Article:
How do you measure teaching? Trying to pigeon-hole a lesson into one of four categories after just twenty or thirty minutes of observation must be a challenging task. Giving pupils the tools they need to assess where they are in their learning and what the next steps might be is accepted as good practice. Today, for the second of my Shareday Friday gifts, I am providing the same resource for teachers.
There are a number of documents floating around that help in defining what each teaching grade looks like in the classroom. The document below is slightly older than some (as indicated by the ‘Satisfactory’ rating) but I think incredibly useful in self-assessing where one’s own teaching lies.
When somebody walks into a room to judge the quality of teaching first impressions really do count. Therefore the observer is looking for ‘flags’ that indicate a particular grade of teaching. The question is how do you ensure those flags are in place and clearly visible? When you look at the ‘Key Indicators’ link above what you notice is that the statements for ‘Satisfactory’ (or ‘Requires Improvement’ as it is now) actually appear to describe the practice that most teachers know to include. What marks out the difference then between that ‘Satisfactory’ rating and the two higher grades of teaching. Looking across the page the difference is about embedded practice. Any teacher can ‘switch on’ the requirements for the satisfactory grade but to achieve higher requires embedded good practice.
How to use the ‘Key Indicators’ document for self-improvement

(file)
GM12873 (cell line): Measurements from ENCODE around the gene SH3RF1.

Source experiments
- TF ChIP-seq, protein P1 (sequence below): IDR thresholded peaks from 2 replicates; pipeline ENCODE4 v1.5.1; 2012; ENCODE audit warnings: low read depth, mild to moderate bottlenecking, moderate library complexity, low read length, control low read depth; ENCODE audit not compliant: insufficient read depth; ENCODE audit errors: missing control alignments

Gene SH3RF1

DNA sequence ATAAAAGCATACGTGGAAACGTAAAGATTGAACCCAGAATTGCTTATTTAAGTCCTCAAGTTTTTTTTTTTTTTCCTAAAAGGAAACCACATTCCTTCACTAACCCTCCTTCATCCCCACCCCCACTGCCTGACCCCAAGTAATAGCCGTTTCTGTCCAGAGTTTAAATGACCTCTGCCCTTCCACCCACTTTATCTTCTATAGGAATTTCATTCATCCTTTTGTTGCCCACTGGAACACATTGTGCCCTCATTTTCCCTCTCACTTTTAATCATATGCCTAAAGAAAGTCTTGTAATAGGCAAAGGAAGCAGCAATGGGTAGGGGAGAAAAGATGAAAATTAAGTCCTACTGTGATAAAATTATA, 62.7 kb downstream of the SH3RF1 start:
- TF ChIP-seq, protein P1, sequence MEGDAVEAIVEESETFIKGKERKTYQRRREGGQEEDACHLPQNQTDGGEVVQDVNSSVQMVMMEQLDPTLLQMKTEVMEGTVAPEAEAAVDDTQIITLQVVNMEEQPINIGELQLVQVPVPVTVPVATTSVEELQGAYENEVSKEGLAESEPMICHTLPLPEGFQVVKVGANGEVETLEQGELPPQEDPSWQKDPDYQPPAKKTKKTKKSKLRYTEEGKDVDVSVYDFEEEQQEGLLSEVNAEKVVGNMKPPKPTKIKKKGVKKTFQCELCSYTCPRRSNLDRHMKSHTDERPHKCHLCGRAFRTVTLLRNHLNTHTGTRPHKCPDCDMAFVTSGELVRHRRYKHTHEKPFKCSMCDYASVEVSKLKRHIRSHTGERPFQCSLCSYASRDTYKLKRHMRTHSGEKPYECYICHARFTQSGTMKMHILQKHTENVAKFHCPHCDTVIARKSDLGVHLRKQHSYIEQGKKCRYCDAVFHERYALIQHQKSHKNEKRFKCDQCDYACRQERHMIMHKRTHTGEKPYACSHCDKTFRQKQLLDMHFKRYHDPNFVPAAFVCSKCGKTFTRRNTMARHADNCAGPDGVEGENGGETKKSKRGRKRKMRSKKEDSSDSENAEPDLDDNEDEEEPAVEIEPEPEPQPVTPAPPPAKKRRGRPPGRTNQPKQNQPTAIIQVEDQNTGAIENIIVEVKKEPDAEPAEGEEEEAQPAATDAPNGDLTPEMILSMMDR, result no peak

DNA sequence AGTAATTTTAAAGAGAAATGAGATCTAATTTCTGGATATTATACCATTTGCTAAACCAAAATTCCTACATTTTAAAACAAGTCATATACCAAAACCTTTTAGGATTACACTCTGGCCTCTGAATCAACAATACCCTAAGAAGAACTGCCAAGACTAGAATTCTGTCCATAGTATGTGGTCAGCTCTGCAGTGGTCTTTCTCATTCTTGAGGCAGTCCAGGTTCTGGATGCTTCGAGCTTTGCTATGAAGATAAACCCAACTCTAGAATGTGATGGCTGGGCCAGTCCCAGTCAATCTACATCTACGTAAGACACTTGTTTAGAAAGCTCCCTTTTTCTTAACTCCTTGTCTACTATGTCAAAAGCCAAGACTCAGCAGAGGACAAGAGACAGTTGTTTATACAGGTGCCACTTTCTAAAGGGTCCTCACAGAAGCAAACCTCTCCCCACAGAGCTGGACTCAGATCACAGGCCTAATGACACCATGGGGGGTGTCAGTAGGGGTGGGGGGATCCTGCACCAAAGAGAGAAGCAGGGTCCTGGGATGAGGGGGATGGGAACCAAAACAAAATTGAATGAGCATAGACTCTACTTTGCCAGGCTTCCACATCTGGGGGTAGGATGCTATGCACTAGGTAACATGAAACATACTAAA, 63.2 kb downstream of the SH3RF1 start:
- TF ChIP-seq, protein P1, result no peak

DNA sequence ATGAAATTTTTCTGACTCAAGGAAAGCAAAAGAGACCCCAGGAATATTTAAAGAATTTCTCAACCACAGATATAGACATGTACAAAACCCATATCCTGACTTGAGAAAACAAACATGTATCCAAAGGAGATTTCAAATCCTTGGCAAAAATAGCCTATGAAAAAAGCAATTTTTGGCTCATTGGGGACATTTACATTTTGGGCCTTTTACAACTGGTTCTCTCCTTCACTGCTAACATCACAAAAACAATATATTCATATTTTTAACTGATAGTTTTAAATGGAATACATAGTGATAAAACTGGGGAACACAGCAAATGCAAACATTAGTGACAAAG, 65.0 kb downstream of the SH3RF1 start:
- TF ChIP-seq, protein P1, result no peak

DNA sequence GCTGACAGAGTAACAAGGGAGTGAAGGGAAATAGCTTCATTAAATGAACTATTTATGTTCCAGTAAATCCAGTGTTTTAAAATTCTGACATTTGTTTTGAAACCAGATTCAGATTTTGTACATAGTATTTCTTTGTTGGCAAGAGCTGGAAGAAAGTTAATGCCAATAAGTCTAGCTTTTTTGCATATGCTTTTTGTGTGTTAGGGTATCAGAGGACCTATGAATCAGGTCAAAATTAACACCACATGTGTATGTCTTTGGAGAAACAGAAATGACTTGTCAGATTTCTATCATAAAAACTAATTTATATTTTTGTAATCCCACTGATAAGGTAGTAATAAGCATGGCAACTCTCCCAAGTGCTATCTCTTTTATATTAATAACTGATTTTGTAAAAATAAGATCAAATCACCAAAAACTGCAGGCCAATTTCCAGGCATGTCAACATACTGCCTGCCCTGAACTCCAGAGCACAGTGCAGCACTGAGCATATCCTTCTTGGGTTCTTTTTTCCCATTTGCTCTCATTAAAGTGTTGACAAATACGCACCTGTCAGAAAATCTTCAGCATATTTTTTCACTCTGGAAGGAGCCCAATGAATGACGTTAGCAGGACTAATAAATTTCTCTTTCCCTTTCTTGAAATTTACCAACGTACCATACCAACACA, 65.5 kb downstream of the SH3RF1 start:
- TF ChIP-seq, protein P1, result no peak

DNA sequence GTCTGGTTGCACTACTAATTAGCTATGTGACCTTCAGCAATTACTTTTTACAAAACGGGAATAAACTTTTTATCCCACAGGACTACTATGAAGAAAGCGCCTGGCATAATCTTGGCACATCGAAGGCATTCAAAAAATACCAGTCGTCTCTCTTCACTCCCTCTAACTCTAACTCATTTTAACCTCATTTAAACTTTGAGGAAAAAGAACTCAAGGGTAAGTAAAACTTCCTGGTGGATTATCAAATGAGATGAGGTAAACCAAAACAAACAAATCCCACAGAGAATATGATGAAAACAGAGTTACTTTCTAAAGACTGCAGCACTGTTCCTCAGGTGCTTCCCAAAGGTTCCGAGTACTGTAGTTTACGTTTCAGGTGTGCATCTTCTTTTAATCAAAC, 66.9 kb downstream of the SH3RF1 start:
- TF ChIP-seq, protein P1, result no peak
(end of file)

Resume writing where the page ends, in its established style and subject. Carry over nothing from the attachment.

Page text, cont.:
Take a look at the statements, particularly those on the second page about learner and teacher habits. Identify three areas where, given a month in class, you could bring about an improvement that places you in the top grade. What student behaviours or training are needed to achieve that embedded practice? What do you need to be doing and how often to achieve that learner or teacher habit? Make a conscious effort to include those actions in your planning and to evaluate their effectiveness. The single biggest motivator for teacher improvement is when we can see the difference our actions are having on our students.
We can’t be outstanding unless we know what outstanding looks like. Hopefully this Shareday Friday resource helps with gaining an understanding of what outstanding teaching looks like in the classroom.
Note: This document is replicated in a number of areas without copyright and therefore I assume it to be in the public domain and have published it as such.